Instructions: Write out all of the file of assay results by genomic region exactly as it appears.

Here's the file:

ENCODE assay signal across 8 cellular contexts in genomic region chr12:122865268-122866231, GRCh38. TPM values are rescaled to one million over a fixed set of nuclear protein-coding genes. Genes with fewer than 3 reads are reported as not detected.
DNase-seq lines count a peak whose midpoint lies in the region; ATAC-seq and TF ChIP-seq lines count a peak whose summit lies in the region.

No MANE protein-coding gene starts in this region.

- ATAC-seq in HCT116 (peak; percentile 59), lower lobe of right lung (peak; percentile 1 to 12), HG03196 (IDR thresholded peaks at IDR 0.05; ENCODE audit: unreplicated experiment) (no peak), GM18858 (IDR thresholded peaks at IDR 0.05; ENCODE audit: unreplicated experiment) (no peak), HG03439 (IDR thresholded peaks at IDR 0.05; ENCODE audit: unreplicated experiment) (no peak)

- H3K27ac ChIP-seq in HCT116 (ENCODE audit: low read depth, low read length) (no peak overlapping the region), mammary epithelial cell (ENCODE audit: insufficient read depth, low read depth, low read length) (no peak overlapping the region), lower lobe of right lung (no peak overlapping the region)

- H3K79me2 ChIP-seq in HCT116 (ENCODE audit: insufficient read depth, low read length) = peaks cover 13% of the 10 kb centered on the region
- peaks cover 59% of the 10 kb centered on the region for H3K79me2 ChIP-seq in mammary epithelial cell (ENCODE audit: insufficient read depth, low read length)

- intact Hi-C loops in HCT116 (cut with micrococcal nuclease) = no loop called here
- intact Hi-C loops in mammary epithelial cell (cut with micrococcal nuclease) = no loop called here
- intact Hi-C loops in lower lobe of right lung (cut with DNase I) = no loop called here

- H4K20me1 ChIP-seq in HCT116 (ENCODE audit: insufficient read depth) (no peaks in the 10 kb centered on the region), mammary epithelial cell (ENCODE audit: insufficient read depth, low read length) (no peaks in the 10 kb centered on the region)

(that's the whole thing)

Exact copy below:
ENCODE assay signal across 8 cellular contexts in genomic region chr12:122865268-122866231, GRCh38. TPM values are rescaled to one million over a fixed set of nuclear protein-coding genes. Genes with fewer than 3 reads are reported as not detected.
DNase-seq lines count a peak whose midpoint lies in the region; ATAC-seq and TF ChIP-seq lines count a peak whose summit lies in the region.

No MANE protein-coding gene starts in this region.

- ATAC-seq in HCT116 (peak; percentile 59), lower lobe of right lung (peak; percentile 1 to 12), HG03196 (IDR thresholded peaks at IDR 0.05; ENCODE audit: unreplicated experiment) (no peak), GM18858 (IDR thresholded peaks at IDR 0.05; ENCODE audit: unreplicated experiment) (no peak), HG03439 (IDR thresholded peaks at IDR 0.05; ENCODE audit: unreplicated experiment) (no peak)

- H3K27ac ChIP-seq in HCT116 (ENCODE audit: low read depth, low read length) (no peak overlapping the region), mammary epithelial cell (ENCODE audit: insufficient read depth, low read depth, low read length) (no peak overlapping the region), lower lobe of right lung (no peak overlapping the region)

- H3K79me2 ChIP-seq in HCT116 (ENCODE audit: insufficient read depth, low read length) = peaks cover 13% of the 10 kb centered on the region
- peaks cover 59% of the 10 kb centered on the region for H3K79me2 ChIP-seq in mammary epithelial cell (ENCODE audit: insufficient read depth, low read length)

- intact Hi-C loops in HCT116 (cut with micrococcal nuclease) = no loop called here
- intact Hi-C loops in mammary epithelial cell (cut with micrococcal nuclease) = no loop called here
- intact Hi-C loops in lower lobe of right lung (cut with DNase I) = no loop called here

- H4K20me1 ChIP-seq in HCT116 (ENCODE audit: insufficient read depth) (no peaks in the 10 kb centered on the region), mammary epithelial cell (ENCODE audit: insufficient read depth, low read length) (no peaks in the 10 kb centered on the region)